Denaturation equals loss of protein function doesn’t it? Not !

In the old days when protein pretty much meant enzyme, heating them caused loss of their catalytic activity (e.g. denatured them). A more familiar example is what happens when you boil an egg — the albumin in the egg white turns into a solid (delicious) mass.

Now that we know a bit more about protein structure, it was clear what was going on when an enzyme was denatured. Consider a typical serine protease with its catalytic triad of 3 amino acids (aspartic acid, histidine, serene) which have to be correctly juxtaposed in 3 dimensional space for the enzyme to work. However, in a typical enzyme, aspartic acid is 45 amino acids away from histidine on the linear protein chain. Serine is even farther away 92 amino acids and in the other direction to boot. Heating the protein causes the chains to contain more kinetic energy, the protein chain (polypeptide backbone if you’re fancy) flops around, and the 3 amino acids separate from each other, and in the case of albumin, they never find their way back.

So denaturation came to be associated with the idea of an unstructured protein (meaning really a protein with multiple structures changing into each other all the time). For more details on this see https://luysii.wordpress.com/2010/08/04/why-should-a-protein-have-just-one-shape-or-any-shape-for-that-matter/ and https://luysii.wordpress.com/2010/10/24/the-essential-strangeness-of-the-proteins-that-make-us-up/. I find it nothing short of miraculous that the proteins making us up have just a few 3 dimensional shapes (conformations of the protein backbone), e.g. that any protein is structured at all. The two links will tell you why I think this way.

However some bacteria have a protein which functions in this disordered state. It’s called HdeA and it is found between the two layers of the cell membrane in Gram negative bacteria such as E. Coli and Shigella. The region between the two layers of the membrane is called the periplasm. The outer membrane is quite leaky, so when an animal ingests the bacterium, it is exposed to the acid conditions in the stomach (which can be as concentrated as 1 MOLAR HCl (e.g. pH = 1). This causes most normal proteins to ‘denature’ — e.g. lose their 3 dimensional shape and become unstructured.

Enter HdeA, which has a nice shape and forms a dimer at physiologic pH (e.g. around 7). When exposed to acid, the dimer splits apart and the protein becomes ‘unstructured’ — but certainly not denatured in the old sense, because it is the unstructured form of HdeA which is functional. It serves as a molecular chaperone, using its floppy protein backbone, to bind and protect other proteins which have become unstructured due to the acid pH. Amusing no? Anything not expressly forbidden, must occur (Gell-Mann on particle physics on the way to discovering the 8fold way)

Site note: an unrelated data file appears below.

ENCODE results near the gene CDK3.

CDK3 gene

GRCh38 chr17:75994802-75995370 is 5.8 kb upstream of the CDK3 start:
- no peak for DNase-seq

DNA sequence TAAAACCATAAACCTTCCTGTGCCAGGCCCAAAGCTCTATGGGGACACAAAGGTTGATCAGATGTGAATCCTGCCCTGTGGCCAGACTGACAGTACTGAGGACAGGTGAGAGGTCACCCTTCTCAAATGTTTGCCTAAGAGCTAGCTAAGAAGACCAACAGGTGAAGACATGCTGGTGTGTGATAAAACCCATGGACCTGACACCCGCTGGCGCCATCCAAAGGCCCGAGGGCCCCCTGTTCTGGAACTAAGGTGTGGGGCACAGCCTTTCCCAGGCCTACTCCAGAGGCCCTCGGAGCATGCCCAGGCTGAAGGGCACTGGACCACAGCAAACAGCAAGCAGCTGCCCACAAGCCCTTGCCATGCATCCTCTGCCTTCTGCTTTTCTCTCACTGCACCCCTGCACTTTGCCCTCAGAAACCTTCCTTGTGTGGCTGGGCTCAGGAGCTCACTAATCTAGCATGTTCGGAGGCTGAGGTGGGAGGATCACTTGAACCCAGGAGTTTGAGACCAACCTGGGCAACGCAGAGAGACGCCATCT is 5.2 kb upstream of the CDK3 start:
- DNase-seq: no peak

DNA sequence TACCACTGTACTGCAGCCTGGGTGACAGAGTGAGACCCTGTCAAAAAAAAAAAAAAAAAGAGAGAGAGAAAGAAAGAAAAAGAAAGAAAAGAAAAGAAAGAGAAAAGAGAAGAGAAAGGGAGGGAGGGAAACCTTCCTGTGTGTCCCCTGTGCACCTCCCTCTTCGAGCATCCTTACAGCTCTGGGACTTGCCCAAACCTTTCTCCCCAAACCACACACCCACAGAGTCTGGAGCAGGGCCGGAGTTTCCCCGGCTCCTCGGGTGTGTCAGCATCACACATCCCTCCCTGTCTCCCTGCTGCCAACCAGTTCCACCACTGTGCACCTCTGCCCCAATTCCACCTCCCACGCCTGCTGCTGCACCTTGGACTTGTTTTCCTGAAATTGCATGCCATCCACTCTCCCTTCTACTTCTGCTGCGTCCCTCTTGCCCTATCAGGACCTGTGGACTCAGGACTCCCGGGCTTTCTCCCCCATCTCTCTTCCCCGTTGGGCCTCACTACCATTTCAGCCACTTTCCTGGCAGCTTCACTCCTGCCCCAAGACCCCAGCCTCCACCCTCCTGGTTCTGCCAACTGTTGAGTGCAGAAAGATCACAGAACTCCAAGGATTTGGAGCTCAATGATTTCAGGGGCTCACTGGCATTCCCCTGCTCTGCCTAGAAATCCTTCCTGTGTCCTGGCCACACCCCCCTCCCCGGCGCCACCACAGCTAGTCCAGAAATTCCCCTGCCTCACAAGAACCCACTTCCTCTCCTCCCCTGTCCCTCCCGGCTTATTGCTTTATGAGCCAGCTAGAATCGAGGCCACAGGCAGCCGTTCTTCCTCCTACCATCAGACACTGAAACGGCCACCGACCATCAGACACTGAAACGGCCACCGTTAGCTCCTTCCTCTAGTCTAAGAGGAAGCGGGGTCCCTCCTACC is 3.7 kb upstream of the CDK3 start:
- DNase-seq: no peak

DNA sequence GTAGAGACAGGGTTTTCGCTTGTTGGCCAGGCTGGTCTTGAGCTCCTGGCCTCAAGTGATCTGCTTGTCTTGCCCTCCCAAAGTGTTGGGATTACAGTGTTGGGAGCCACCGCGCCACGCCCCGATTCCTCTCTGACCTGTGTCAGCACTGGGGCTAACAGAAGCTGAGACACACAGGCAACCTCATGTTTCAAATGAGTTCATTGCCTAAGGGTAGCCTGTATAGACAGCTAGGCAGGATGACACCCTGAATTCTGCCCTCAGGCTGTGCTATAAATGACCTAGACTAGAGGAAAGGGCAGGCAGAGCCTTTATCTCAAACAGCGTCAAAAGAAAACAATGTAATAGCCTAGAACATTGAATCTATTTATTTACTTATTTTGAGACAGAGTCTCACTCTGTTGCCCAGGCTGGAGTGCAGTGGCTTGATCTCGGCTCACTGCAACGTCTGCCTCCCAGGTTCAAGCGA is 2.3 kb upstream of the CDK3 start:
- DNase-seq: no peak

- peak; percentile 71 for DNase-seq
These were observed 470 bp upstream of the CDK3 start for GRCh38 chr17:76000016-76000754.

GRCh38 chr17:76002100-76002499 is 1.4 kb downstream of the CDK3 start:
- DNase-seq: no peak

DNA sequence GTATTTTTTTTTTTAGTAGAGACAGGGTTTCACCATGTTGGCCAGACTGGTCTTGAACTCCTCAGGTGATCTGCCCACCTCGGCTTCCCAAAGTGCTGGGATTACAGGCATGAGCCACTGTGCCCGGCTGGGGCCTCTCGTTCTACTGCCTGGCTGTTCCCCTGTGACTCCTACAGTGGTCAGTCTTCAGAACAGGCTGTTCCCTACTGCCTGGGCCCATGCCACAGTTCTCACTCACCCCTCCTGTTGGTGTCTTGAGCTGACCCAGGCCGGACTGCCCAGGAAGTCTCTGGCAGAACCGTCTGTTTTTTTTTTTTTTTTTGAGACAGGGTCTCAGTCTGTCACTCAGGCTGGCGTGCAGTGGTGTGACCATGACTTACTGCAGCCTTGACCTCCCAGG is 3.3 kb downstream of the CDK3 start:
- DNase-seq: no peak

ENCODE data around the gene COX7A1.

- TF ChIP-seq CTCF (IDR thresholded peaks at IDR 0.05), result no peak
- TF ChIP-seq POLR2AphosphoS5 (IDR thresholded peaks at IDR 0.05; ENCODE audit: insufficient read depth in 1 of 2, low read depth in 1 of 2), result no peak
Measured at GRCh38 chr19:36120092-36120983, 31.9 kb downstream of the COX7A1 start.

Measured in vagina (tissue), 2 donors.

Here are a few references and some gory details for the aficionado.

[ Proc. Natl. Acad. Sci. vol. 106 pp. 5557 – 5562 ’09 ] HdeA is a bacterial chaperone protein found in the periplasm which is activated by pH’s under 3 (which the ingested bacteria find themselves in as soon as they hit the stomach, because the outer membrane of gram negatives is permeable to molecules smaller than 600 Daltons). It is one of the smallest chaperones known (mass 9.7 kiloDaltons). HdeA undergoes an acid-induced dimer to monomer transition. It functions as a disordered monomer without the need for ATP. Activation exposes the hydrophobic dimer interface which is critical for substrate binding). The partially unfolded character of active HdeA allows the chaperone to adopt different conformations as required for recognition and high affinity binding of different substrate proteins. So the disordered state is crucial to function and one can’t equate disordered with denatured.

[ Proc. Natl. Acad. Sci. vol. 107 pp. 1071 – 1076 '10 ] Most molecular chaperones are either ATP dependent or rely heavily on their ATP dependent chaperone counterparts (??) to promote protein folding. There is no ATP in the bacterial periplasm which is permeable to the outside. However, there is a chaperone there in E. Coli and Shigella called HdeA. It binds to substrates at low pH (preventing aggregation). When pH is neutralized, the proteins are released. Unfolding and dissociation of HdeA into monomers caused by low pH, actually activates is chaperone function by inducing the exposure of structurally plastic, high affinity binding sites for unfolding proteins on HedA, allowing it to prevent protein aggregation. Partially unfolded HdeA monomers are quite flexible, allowing it to bind to a variety of substrates, some of which are much larger than the 9.7 kiloDalton HdeA itself. Inactivation of HdeA is triggered by pH neutralization, which induces its refolding and dimerization.

Next up, two background posts and then a longer post on the most interesting paper I’ve read in the past 5 years.

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